There are also Michigan voters like Sean Crawford. He grew up in Flint, Michigan as a fourth-generation autoworker. He took a job at the GM assembly plant in Hamtramck, Michigan in 2016, following the Flint water crisis.
Two years later, GM announced it was closing several plants, including his. Crawford sold his home in Macomb County and moved back to the Flint area so he could work at a GM assembly plant.
That’s the reality Crawford and many blue-collar workers in Michigan have been living for decades.
“Detroit was one of the best places in the country in the 1970s,” Crawford told us. “I was born in ‘82. All I’ve seen since I was born was the decline. I keep thinking it can’t get worse. But it gets worse every day.”
He gives no credit to President Trump for a manufacturing comeback in Michigan. In fact, he blames corporate tycoons like the president for much of the decline he’s lived through.
Crawford voted for Hillary Clinton in 2016 but says he only did it because he dreaded a Trump presidency. He would’ve voted for Bernie Sanders if he could — and turns out, a lot of people in the area felt that way.
Support from autoworkers propelled Sanders to an upset primary victory over Clinton in Michigan. Crawford says the Democratic Party’s treatment of Sanders is what caused Clinton to lose Michigan in the general election.
“A lot of people turned off after Sanders got screwed in 2016,” he says. “They just didn’t show up to vote. That’s why I left the Democratic Party.”
Sanders is not blind to his popularity among working-class voters. He’s targeting the Midwest in his primary bid with ads that call out President Trump and General Motors.
“Today our message to General Motors and the other corporations is: If you are not a good and responsible corporate citizen, do not think you will get federal contracts,” Sanders says in a campaign ad full of sweeping music and blue-collar iconography.
Sanders’ popularity in Michigan hinges on the fact that many blue-collar union workers believe American capitalism heavily favors wealthy corporate interests. They point to the Flint water crisis, Detroit’s bankruptcy, high healthcare costs, failing schools and deteriorating roads as clear examples of a crumbling social pact with government.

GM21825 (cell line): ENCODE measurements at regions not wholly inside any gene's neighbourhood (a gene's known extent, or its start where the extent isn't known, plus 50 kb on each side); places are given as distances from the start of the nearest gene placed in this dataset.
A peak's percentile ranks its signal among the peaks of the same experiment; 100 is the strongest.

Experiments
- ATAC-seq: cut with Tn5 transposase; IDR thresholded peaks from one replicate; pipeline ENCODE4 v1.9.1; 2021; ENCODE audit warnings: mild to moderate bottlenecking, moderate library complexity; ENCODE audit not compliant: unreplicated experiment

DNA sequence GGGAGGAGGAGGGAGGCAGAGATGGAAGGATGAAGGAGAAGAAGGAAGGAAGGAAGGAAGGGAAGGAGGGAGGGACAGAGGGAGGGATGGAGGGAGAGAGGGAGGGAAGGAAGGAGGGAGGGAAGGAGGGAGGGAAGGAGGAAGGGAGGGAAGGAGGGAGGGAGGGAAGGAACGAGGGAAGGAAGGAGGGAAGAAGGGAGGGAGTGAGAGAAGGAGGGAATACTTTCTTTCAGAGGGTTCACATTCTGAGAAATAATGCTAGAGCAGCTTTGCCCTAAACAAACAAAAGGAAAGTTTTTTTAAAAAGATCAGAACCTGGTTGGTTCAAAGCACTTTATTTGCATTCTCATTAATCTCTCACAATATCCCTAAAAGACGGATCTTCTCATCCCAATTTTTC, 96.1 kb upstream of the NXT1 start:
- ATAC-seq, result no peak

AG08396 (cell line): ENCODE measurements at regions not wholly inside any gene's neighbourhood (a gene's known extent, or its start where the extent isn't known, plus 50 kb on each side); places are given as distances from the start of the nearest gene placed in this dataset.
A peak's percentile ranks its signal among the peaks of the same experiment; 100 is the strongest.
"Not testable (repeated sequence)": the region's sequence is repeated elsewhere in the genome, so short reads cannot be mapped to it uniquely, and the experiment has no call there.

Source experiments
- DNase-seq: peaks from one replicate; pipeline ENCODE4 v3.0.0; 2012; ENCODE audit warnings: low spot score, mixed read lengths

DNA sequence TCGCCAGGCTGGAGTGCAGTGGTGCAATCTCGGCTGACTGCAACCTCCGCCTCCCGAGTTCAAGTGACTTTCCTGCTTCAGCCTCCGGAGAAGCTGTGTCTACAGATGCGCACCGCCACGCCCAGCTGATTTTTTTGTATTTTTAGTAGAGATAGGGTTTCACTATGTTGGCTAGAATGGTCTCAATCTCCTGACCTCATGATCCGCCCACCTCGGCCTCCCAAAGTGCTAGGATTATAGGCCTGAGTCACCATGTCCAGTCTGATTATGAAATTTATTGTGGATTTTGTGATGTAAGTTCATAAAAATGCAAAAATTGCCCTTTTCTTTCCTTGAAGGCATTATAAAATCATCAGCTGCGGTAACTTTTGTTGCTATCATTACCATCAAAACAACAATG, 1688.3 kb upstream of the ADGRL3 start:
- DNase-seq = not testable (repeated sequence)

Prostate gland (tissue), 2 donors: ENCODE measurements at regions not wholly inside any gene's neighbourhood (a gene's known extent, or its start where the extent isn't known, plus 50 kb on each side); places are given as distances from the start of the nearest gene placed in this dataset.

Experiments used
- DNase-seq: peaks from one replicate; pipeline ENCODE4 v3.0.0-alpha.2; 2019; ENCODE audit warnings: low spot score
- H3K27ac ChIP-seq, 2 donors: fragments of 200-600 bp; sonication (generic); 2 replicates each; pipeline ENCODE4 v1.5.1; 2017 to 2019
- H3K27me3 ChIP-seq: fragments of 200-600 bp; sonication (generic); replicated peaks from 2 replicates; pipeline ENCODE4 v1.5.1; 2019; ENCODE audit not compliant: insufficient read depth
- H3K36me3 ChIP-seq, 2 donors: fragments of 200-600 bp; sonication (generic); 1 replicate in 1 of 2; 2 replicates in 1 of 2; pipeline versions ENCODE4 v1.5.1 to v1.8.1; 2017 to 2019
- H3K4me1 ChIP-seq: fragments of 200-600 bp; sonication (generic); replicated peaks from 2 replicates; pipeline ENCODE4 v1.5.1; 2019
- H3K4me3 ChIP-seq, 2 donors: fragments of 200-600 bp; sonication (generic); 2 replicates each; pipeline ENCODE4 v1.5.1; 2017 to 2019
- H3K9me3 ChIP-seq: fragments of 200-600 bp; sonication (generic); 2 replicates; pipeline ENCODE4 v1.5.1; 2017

To someone like Crawford, President Trump embodies the problem.
“He’s a spoiled little rich kid. He’s never had to work for anything in his life,” Crawford says.
Many union workers also look favorably upon Sanders and his platform. They’re much more open to the type of New Deal era social programs he champions, like Medicare For All.
In 2008, Obama won Michigan by promising the government would bail out the auto industry and make healthcare affordable. Many of the voters who liked the idea of larger government soured on Obama when he began pushing trade deals like the Trans-Pacific Partnership (TPP).
“That would have sent everything to Korea,” DeHenau says of TPP. “Trump was the first to say I’m going to stop these trade deals and kick NAFTA and TPP to the curb.”
He says Hillary Clinton came out against the TPP, but voters in Michigan didn’t believe she was genuine. Others felt she carried Bill Clinton’s baggage of supporting NAFTA.
Looking ahead to 2020, Joe Biden’s strength is that he appeals to the blue-collar union workers who backed Trump. But some doubt he has the same political juice he once had.
“Biden could have won here 20 years ago,” Pannebecker says. “By the time this primary is over, he’s going to commit to things that will totally destroy his chances of winning in the Midwest.”
Pannebecker calls today’s Democratic primary a “race to the left.”
Minnesota Senator Amy Klobuchar and South Bend Mayor Pete Buttigieg could be early favorites in the Midwest. The two Midwesterners have more recent ties to Rust Belt workers than Biden, but lack his name recognition.
Klobuchar says her popularity with Minnesota districts that backed Trump is evidence of her appeal to rural and working-class voters. And Buttigieg has appeared on social media to lay out his plan for protecting American workers from automation.
For now, Democrats are still crafting their message to blue-collar voters in the Midwest.
Voters in the Rust Belt are still feeling out the candidates, too. Many are living through the best economic conditions they’ve seen in their lifetime. And even if these voters don’t give full credit to President Trump, they might not be willing to make a change.
“I have evolved into a Trump supporter,” Chris Vitale, a Chrysler employee in Macomb County, told us. “Democrats haven’t really done much here in a long time.”
Show produced by Across America producer James Morrison. Text by James Morrison.
1A Across America is funded through a grant from The Corporation for Public Broadcasting. CPB is a private, nonprofit corporation created by Congress in 1967 that is the steward of the federal government’s investment in public broadcasting.
- Shawn Donnan Senior writer, Bloomberg; @sdonnan
- Bryan DeHenau President, BCD Construction LLC, a licensed building company located in the greater Detroit metropolitan area, Michigan
- Kathleen Gray Political reporter, Detroit Free Press; @michpoligal
- Dustin Dwyer Reporter, Michigan Radio; @dustindwyer